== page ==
Andrew Wiles Building, Oxford University, UK

Raphael Viñoly
Date Built
Former Radcliffe Hospital Site on the Woodstock Road
The Andrew Wiles Building, located on the site of the former Radcliffe Hospital, is home to the University of Oxford's Mathematics Institute.  Following the opening of the new Radcliffe Hospital, the site was cleared and work began on a master plan for what the university calls the Radcliffe Observatory Quarter because of its proximity to the historic observatory, shown below.

Rafael Viñoly drew up the master plan for the site and also designed the Wiles Building, named after Sir Andrew Wiles, a British mathematician and professor at the University of Oxford noted for proving Fermat's Last Theorem. The building has made it possible for a department previously scattered in a variety of settings throughout the university to be consolidated on one site.

The architect's website says that, "...In keeping with the overall master plan, the massing and exterior of the Mathematical Institute is sensitive to the historic buildings adjacent to the site. The building also has the opportunity to set the standard for future sustainable design across the Radcliffe Observatory Quarter; it incorporates a site-wide energy center, housing a combined heat and cooling system linked to over 100 energy piles, which is capable of further expansion as the site is developed.  In addition, the project relies upon natural ventilation to all faculty offices enhanced by nighttime purging and exposed concrete soffits. The building envelope incorporates motorized solar shading to minimize solar gain, green roofs and a rainwater/grey water recycling system, all of which contribute to the BREEAM Excellent rating achieved at design stage.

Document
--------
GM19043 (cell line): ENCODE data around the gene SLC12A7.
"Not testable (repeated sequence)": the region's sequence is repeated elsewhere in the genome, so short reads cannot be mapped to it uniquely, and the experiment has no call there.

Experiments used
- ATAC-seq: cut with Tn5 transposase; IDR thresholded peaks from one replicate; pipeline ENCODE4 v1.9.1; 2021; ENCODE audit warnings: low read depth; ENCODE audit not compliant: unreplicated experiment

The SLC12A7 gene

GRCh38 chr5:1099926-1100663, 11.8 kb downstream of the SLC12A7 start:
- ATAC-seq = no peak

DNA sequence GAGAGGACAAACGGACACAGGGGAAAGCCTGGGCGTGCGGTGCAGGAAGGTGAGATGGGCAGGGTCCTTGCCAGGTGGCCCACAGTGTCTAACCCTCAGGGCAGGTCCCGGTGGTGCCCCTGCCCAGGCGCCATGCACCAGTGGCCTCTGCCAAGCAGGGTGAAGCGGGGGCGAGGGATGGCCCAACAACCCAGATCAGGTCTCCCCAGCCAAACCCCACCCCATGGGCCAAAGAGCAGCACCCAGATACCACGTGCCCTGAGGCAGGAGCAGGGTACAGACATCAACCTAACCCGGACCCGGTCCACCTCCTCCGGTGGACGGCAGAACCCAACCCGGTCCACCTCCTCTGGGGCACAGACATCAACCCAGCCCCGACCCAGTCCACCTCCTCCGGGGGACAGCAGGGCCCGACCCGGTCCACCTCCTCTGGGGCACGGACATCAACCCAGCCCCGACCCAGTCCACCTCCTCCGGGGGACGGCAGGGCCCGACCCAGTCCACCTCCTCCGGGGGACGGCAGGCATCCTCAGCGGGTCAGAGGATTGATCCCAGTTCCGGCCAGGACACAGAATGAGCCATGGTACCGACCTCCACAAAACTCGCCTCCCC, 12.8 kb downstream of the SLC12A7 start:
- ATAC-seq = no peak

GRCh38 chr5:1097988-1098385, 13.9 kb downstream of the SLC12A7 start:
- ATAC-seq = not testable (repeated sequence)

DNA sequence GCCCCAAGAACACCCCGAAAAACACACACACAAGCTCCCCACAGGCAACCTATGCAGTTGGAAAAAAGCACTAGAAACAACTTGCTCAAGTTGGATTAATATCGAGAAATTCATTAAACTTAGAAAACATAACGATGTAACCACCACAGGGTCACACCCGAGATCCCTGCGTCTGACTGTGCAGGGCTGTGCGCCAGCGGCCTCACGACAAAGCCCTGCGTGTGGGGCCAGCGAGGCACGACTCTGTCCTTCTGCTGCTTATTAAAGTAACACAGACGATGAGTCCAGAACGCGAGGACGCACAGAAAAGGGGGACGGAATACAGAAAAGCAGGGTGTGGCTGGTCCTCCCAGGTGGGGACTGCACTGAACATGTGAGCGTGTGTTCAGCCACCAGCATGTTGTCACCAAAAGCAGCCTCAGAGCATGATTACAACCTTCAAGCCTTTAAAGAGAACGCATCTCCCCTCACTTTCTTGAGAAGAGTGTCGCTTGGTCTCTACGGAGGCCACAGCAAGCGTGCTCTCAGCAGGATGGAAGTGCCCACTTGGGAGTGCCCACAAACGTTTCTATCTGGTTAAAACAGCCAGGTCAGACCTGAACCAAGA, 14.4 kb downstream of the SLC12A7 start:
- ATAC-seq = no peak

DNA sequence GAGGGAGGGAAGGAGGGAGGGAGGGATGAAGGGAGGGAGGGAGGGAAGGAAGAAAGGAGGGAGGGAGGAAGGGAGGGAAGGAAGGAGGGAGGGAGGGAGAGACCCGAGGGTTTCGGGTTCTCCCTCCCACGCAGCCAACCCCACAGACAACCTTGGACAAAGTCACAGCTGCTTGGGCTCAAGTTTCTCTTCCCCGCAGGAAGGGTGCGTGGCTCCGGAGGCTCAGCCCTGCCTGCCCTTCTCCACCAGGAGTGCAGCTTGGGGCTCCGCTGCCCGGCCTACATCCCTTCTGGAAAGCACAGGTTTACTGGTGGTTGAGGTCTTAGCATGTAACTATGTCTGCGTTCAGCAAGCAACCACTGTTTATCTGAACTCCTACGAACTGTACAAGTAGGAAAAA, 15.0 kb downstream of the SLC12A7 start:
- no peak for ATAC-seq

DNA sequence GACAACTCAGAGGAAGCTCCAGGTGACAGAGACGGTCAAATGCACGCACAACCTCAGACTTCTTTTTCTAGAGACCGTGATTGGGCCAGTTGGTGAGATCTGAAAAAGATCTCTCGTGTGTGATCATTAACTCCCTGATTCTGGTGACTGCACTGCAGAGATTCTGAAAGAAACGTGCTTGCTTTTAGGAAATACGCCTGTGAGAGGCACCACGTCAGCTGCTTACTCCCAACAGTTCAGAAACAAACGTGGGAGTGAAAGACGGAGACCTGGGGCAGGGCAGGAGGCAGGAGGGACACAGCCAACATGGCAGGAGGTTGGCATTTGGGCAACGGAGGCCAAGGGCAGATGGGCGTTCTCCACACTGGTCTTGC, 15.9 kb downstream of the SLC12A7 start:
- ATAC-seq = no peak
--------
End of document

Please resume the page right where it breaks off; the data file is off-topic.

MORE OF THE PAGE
An atrium links the wings of the building providing places for social gathering. 

Bridges and staircases provide circulation within the building.  Lecture halls, classrooms and seminar rooms are arranged around the open space.


In addition to the construction of new buildings on the site, the redevelopment has involved the refurbishment of the historic buildings that remain.


In 2015 a sculpture of a tree was erected on the Radcliffe Observatory Quarter outside the Andrew Wiles Building.  The Alchemical Tree was designed by artist Simon Periton and is described on the Oxford University website as follows:  "...The Alchemical Tree was inspired by historical images of such trees, symbolising growth, transformation, interdisciplinary collaboration and a quest for knowledge. ....

... Periton’s Alchemical Tree – cast from an ash tree in Norfolk – features a golden crown hooked around the trunk, below a series of scrolled banners amongst the tree’s branches and inscribed with texts suggested by departments based within the ROQ.'The crown references an illustration from Salomon Trismosin’s manuscript Splendor Solis (a famous treatise on alchemy from the 16th century), and represents the successful attainment of a higher state, a realisation of perfection."